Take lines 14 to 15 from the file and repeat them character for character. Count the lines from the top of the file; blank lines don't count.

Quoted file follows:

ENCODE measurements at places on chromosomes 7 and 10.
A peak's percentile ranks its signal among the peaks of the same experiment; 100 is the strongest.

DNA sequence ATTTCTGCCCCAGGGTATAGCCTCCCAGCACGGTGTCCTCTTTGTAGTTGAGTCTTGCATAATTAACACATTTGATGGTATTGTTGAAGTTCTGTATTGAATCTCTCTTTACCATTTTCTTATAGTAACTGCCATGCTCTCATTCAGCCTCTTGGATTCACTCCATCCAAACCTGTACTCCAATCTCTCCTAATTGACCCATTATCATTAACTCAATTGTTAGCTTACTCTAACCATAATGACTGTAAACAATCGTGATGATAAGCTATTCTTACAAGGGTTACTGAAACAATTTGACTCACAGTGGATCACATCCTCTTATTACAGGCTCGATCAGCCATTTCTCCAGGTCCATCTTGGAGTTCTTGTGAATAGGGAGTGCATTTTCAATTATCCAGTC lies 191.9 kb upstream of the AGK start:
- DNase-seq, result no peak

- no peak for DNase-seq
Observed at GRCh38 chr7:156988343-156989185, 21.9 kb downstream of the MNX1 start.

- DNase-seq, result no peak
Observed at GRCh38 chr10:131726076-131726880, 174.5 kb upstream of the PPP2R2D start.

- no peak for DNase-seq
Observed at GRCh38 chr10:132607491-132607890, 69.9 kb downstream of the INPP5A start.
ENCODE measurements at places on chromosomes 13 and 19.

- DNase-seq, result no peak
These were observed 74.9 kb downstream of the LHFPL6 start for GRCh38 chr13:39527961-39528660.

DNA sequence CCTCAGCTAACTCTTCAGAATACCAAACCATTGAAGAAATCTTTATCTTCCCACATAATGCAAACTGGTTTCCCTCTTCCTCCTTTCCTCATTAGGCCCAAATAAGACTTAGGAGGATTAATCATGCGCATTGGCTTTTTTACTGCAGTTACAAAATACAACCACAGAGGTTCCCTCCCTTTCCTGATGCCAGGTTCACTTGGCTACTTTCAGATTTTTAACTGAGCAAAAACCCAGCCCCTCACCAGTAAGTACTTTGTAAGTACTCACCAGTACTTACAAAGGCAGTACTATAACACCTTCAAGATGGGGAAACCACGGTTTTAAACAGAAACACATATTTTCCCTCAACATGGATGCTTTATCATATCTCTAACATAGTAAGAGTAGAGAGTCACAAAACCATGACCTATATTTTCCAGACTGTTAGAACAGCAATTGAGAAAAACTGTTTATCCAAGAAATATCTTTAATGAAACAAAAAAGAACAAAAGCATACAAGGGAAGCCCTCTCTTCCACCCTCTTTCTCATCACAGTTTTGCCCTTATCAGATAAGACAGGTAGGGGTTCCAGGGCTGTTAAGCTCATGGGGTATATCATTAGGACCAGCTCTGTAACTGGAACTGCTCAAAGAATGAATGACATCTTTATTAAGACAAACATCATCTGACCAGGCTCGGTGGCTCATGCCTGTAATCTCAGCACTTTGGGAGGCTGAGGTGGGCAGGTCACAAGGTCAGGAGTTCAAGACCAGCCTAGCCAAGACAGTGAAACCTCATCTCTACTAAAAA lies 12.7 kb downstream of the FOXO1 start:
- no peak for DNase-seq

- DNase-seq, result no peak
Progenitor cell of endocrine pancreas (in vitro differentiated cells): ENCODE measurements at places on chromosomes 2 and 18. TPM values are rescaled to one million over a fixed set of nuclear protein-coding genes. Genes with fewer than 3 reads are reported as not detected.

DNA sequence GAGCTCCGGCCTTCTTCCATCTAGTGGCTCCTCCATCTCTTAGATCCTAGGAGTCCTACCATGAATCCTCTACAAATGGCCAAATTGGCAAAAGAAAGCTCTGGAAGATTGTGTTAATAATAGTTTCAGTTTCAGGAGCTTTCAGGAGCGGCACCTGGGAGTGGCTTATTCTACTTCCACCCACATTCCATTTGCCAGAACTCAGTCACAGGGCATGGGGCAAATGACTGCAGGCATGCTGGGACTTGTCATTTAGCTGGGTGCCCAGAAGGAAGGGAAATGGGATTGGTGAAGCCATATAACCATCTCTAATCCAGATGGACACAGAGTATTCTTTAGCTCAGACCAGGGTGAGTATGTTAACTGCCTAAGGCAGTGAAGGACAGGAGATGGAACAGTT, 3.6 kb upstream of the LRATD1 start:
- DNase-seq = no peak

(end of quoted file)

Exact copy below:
DNA sequence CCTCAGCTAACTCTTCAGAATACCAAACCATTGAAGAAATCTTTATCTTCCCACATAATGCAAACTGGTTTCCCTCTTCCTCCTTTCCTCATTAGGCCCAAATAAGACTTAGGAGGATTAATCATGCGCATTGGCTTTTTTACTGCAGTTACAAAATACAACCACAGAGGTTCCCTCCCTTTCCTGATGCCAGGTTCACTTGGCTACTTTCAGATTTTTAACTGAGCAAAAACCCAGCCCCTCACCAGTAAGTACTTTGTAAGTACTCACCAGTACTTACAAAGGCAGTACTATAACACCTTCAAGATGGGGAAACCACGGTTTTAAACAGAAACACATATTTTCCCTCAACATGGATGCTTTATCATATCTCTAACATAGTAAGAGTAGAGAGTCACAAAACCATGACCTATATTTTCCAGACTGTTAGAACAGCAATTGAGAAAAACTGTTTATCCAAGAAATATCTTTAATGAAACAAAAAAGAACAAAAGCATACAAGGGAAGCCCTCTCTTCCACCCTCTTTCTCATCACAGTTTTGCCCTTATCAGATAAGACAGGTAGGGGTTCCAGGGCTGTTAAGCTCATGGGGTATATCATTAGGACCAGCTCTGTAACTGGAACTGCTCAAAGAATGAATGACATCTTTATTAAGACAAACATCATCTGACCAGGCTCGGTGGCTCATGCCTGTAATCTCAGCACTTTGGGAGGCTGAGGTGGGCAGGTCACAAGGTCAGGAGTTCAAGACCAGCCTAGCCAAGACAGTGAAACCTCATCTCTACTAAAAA lies 12.7 kb downstream of the FOXO1 start:
- no peak for DNase-seq